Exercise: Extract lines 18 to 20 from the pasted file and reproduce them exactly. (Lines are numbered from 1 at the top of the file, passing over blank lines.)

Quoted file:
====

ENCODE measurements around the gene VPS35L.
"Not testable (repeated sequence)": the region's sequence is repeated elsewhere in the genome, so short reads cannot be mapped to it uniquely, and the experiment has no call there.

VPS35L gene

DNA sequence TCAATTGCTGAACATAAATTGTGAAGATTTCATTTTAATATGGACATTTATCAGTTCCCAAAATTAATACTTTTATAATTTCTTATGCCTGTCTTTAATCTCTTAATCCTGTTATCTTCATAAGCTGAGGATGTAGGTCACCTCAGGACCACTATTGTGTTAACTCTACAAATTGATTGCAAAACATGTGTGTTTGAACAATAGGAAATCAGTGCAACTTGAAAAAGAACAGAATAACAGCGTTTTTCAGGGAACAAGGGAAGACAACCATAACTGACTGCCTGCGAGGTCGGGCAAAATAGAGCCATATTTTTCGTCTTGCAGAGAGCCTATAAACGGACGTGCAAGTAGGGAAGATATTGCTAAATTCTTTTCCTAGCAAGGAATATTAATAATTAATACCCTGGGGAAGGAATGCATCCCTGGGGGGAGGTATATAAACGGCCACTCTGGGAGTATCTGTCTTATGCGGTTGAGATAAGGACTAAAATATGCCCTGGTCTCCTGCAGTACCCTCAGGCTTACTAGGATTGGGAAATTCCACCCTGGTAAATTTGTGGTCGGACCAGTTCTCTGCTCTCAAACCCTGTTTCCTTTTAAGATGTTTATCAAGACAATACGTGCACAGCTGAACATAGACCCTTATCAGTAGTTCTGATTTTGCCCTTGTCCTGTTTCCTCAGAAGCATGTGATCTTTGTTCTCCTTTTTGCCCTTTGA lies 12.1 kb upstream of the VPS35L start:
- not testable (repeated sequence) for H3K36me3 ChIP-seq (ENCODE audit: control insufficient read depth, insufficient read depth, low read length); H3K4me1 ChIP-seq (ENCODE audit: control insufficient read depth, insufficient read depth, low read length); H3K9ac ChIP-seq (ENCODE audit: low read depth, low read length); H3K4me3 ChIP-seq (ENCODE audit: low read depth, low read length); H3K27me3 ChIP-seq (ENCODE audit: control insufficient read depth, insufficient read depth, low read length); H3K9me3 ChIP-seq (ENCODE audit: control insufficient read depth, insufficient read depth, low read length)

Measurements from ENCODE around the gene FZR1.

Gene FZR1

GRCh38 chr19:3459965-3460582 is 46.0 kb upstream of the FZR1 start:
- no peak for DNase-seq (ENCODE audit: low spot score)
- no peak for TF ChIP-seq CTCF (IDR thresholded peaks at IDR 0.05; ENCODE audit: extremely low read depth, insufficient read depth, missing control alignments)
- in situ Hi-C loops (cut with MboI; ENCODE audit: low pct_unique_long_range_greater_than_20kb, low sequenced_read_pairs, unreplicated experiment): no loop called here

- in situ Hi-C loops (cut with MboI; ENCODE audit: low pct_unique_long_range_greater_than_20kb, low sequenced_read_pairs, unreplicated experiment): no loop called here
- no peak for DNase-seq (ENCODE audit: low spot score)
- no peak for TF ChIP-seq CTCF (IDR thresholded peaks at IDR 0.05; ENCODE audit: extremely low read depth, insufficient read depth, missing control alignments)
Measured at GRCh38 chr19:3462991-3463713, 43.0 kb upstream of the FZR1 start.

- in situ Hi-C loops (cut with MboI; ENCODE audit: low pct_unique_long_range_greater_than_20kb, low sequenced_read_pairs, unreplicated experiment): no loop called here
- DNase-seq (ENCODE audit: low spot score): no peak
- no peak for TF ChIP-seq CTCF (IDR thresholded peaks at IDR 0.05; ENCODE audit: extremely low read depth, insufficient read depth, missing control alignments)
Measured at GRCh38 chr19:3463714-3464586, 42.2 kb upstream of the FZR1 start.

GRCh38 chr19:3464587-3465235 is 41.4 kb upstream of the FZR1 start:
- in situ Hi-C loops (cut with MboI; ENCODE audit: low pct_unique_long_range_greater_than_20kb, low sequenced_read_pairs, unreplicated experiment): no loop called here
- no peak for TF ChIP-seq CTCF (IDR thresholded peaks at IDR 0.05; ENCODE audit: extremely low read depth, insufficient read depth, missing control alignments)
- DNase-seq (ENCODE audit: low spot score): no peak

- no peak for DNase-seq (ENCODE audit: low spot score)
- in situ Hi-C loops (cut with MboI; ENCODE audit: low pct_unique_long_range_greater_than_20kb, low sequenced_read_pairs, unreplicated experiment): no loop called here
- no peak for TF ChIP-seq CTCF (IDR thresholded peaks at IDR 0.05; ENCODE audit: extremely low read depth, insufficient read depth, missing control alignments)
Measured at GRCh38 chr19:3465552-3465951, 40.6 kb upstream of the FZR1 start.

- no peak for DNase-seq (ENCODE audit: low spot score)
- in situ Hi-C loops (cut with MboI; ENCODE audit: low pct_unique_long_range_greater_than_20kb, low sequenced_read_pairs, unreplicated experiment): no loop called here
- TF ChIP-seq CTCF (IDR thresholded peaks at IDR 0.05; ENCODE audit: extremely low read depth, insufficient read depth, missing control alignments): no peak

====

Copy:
- no peak for TF ChIP-seq CTCF (IDR thresholded peaks at IDR 0.05; ENCODE audit: extremely low read depth, insufficient read depth, missing control alignments)
Measured at GRCh38 chr19:3463714-3464586, 42.2 kb upstream of the FZR1 start.

GRCh38 chr19:3464587-3465235 is 41.4 kb upstream of the FZR1 start: